Steger Will (United States)
Will Steger is not only a world-famous polar explorer but also a prominent environmental protectionist of the Arctic, and one that is heeded. His dog-sled expeditions on the Arctic pack ice have marked the history of polar exploration.
Born in 1943 in Richfield in Minnesota, Will Steger got his Geology B.A. and his Education M.A. at the University of St Thomas at St Paul in Minnesota.
He taught secondary-level science for three years. He left the town of his birth (Minneapolis) in 1970 to move to Ely, a wild, backward area of Minnesota. There, he founded a winter school and devised innovative courses for adapting to life in the wild. He spent ten years working there.
Steger received his B.S. in Geology and M.A. in Education at the University of St. Thomas, St. Paul, MN, and taught science for three years at the secondary level. In 1970, he moved from his birthplace in suburban Minneapolis to the wilderness north of Ely, Minnesota. There, he founded a winter school and developed innovative wilderness programs where he worked for 10 years. In 1991, Steger received an Honorary Doctorate of Letters from the University of St. Thomas, St. Paul, MN and an Honorary Doctorate of Science from Westminster College, Salt Lake City, UT. His unique ability to blend extreme exploration with cutting-edge technology has allowed him to reach millions of people around the world, by pioneering in online education. Over 20 million students followed the 1995 International Arctic Project via on-line daily journal entries and received the first-ever transmission of a digital photograph from the North Pole.
Honours and Awards
Will Steger has also the gift of collecting awards. Among these,let's mention: the National Geographic Society's highly prized 1995 John Oliver La Gorce medal (the former gold medal). In 1996, he became the National Geographic Society's first Explorer-in-Residence'; one year later, he received the Explorers Club's Finn Ronne Memorial Award'. In 2006, he pocketed the famous Lindbergh Award. That same year, the Governor, Tim Pawlenty, asked him to join the "Minnesota Climate Change Advisory Group", a panel of people charged to come up with a plan to reduce greenhouse gas emissions in Minnesota by a substantial amount. In 2007, Steger received the coveted "Lowell Thomas Award" from the'' Explorers Club' for his work on global warming.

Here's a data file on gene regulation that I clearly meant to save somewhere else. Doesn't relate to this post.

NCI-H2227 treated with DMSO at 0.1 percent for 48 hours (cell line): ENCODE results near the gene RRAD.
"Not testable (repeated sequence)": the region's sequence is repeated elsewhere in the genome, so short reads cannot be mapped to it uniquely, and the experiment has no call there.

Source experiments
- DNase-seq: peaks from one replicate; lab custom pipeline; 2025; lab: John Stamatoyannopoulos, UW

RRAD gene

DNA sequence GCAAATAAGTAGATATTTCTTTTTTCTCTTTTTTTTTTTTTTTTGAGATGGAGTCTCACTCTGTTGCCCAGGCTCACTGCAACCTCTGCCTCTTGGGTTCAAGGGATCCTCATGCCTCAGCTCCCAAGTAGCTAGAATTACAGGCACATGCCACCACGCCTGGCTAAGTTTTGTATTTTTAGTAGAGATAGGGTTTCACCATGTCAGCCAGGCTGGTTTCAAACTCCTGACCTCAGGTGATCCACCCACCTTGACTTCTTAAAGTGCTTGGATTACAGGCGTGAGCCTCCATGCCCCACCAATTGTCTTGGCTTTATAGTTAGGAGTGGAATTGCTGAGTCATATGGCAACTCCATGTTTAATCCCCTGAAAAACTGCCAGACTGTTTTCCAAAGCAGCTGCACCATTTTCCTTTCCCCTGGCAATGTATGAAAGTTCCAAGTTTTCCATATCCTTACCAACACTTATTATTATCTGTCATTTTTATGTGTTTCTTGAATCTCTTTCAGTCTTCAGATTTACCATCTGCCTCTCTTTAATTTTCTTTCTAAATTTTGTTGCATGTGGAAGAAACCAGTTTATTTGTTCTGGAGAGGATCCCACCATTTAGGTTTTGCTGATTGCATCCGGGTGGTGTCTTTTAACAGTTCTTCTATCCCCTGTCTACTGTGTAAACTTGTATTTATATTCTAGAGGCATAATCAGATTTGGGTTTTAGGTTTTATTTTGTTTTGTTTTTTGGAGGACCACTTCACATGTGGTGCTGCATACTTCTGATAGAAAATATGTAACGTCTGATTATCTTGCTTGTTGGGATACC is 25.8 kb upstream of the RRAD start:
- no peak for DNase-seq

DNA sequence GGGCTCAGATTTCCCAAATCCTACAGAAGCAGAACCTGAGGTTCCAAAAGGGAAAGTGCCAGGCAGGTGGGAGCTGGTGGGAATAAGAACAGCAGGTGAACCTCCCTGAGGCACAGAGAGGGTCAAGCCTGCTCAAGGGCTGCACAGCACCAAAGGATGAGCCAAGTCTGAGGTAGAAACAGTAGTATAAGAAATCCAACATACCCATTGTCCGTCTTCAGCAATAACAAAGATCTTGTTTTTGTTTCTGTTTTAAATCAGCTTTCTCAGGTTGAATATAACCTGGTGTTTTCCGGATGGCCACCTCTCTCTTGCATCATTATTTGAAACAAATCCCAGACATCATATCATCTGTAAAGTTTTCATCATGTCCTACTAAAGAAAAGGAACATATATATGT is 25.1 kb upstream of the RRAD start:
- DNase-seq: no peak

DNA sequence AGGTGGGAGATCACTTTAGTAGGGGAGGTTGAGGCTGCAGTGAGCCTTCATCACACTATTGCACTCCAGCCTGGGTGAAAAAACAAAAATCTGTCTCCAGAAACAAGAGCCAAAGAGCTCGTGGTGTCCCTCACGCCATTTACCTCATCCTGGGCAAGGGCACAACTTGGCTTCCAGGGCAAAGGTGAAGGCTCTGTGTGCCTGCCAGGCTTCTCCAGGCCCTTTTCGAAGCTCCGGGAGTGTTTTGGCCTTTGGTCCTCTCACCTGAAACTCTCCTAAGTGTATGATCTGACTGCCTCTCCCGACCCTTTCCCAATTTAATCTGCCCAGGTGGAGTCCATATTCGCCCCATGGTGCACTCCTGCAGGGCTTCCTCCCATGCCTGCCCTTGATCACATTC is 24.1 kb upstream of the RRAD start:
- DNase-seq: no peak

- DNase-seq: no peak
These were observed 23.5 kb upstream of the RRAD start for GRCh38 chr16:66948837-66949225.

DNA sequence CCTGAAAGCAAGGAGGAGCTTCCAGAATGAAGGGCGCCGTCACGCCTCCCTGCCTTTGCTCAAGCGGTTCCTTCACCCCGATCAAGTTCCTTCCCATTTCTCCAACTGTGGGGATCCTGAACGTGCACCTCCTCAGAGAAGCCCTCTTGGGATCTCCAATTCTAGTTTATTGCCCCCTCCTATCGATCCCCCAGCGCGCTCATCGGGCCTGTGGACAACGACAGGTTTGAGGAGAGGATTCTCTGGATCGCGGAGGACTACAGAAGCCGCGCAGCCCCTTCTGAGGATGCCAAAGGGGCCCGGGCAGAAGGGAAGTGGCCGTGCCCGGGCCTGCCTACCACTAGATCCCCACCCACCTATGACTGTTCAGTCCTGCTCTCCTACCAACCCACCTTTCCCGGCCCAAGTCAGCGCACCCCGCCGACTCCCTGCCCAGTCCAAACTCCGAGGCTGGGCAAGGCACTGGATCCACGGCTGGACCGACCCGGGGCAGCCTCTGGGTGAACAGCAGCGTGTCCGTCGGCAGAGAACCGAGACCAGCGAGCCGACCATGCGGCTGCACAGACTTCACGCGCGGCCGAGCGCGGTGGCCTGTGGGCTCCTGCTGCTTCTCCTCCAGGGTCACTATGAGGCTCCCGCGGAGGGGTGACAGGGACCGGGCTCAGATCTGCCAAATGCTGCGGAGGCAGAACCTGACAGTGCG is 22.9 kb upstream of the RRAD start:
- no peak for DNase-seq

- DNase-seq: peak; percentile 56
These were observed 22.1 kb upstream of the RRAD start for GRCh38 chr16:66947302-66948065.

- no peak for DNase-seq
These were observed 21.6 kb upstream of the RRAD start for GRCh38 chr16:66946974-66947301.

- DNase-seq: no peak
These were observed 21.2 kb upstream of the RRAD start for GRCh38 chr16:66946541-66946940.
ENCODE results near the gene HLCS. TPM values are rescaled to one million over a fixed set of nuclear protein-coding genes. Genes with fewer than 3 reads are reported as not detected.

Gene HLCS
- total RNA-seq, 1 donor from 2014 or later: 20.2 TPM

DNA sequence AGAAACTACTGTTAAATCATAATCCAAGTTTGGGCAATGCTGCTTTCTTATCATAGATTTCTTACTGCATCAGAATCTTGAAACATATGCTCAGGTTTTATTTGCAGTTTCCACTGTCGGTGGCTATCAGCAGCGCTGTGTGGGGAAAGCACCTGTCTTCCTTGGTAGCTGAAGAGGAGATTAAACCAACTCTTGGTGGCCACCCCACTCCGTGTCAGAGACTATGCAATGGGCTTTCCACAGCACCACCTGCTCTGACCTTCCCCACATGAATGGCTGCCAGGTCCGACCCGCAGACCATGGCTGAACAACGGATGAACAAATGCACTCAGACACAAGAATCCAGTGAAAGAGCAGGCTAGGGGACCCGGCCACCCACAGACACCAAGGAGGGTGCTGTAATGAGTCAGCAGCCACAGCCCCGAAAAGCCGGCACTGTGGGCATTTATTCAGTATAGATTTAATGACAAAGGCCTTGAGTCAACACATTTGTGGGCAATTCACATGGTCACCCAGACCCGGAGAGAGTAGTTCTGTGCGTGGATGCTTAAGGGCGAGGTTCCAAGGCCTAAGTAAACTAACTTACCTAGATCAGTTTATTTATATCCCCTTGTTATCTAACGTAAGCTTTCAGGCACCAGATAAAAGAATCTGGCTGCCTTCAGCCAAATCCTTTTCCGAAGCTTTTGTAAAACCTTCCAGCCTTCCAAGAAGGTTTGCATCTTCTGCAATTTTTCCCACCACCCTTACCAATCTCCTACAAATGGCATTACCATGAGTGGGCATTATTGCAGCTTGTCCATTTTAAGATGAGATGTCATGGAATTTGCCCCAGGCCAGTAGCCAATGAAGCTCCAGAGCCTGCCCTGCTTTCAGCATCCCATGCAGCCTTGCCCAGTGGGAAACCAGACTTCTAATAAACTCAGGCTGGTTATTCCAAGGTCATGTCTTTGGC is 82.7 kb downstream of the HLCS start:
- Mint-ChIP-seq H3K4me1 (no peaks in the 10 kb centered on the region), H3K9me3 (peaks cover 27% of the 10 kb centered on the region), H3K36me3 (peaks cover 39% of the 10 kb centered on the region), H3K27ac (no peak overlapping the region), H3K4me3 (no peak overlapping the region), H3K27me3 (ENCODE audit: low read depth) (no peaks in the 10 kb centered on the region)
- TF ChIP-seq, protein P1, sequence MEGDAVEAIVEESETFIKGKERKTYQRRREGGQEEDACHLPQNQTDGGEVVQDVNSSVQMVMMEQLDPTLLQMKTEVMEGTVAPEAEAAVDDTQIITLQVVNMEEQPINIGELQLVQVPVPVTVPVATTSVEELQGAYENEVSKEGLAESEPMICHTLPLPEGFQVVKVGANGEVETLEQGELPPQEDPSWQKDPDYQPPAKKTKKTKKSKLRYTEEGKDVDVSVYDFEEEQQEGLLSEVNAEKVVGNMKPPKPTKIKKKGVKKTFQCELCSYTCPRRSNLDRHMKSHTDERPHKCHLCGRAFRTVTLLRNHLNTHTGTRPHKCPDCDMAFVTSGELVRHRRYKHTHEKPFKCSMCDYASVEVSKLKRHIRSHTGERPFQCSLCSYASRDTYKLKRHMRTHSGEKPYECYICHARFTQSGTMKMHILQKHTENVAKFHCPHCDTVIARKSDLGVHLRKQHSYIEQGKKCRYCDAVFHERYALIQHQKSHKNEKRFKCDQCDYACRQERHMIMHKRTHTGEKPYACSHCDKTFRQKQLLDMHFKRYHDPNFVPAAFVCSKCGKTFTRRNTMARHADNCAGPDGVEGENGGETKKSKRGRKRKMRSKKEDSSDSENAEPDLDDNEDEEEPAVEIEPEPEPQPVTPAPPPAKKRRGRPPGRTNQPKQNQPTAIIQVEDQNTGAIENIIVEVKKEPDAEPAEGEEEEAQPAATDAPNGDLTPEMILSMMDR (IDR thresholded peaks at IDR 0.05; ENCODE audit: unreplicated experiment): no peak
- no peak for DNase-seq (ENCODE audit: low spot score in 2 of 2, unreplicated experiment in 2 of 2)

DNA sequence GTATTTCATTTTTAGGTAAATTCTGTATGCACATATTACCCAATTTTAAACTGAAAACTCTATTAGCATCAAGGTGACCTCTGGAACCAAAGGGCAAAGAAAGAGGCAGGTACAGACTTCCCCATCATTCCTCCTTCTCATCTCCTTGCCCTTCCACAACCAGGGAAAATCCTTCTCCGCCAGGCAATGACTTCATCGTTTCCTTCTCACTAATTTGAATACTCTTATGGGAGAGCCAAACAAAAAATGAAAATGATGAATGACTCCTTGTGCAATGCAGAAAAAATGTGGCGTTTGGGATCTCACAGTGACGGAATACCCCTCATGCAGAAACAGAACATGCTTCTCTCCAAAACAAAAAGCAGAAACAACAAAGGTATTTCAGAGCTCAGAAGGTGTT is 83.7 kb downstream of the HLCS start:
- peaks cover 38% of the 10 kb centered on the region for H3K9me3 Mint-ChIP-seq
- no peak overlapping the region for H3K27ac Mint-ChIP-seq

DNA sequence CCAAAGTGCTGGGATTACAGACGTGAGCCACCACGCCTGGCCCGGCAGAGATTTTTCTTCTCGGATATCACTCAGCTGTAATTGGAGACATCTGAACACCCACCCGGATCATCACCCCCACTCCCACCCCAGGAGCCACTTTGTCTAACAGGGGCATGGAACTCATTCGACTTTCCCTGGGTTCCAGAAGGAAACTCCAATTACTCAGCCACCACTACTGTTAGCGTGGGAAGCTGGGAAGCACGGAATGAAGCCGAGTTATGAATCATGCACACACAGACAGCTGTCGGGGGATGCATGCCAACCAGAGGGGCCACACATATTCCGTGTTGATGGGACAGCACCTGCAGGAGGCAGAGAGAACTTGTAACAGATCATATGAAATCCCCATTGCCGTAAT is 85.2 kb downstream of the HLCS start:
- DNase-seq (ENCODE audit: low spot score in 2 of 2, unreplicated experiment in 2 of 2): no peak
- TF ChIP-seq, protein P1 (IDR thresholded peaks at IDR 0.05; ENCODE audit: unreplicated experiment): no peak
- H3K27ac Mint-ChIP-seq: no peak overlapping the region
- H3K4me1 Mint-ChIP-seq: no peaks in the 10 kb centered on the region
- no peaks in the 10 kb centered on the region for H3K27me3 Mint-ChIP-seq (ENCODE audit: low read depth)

Will Steger is, in addition, the founder of the Global Centre of Environmental Education at Hamline University (St Paul, Minnesota) and of the World School for Adventure Learning at the University of St Thomas, created in 1993.
His Main Feats
- 1986: His 57-day dog-sled expedition to the North Pole (completely independently) accompanied in particular by Paul Shurke, Ann Bancroft and four other adventurers coming from the USA, Canada and New Zealand (Geoff Caroll and Brent Boddy).
- 1988: Preparatory expedition for the great Antarctic crossing. 1,500-mile south/north crossing of Greenland.
- 1989-90: Will Steger took part in one of the expeditions that most marked the history of the 6th Continent, the crossing of the Antarctic by foot, from west to east, with dog sleds. 220 days of ice, 3,750 miles covered, 36 handpicked dogs, together with Jean-Louis Etienne, Victor Boyarsky, Qin Dahe, Keizo Funatsu and Geoff Somers.
- 1995: Crossing of the Arctic Ocean (with dog sleds and kayaks), from Russia to Canada via the North Pole. In the five-member team, there were two women, Julie Hanson (USA) and Takato Takono (Japan).
- 1997: Solo attempt in summer to cross the Arctic pack ice from the North Pole. Failed.
- 2006: Global Warming 101. 1,250-mile exploration in the Land of Nunavut and encounters with local populations. This expedition was launched by the Will Steger Global Warming 101 foundation and sought to raise public opinion on climate change. See our coverage of this event.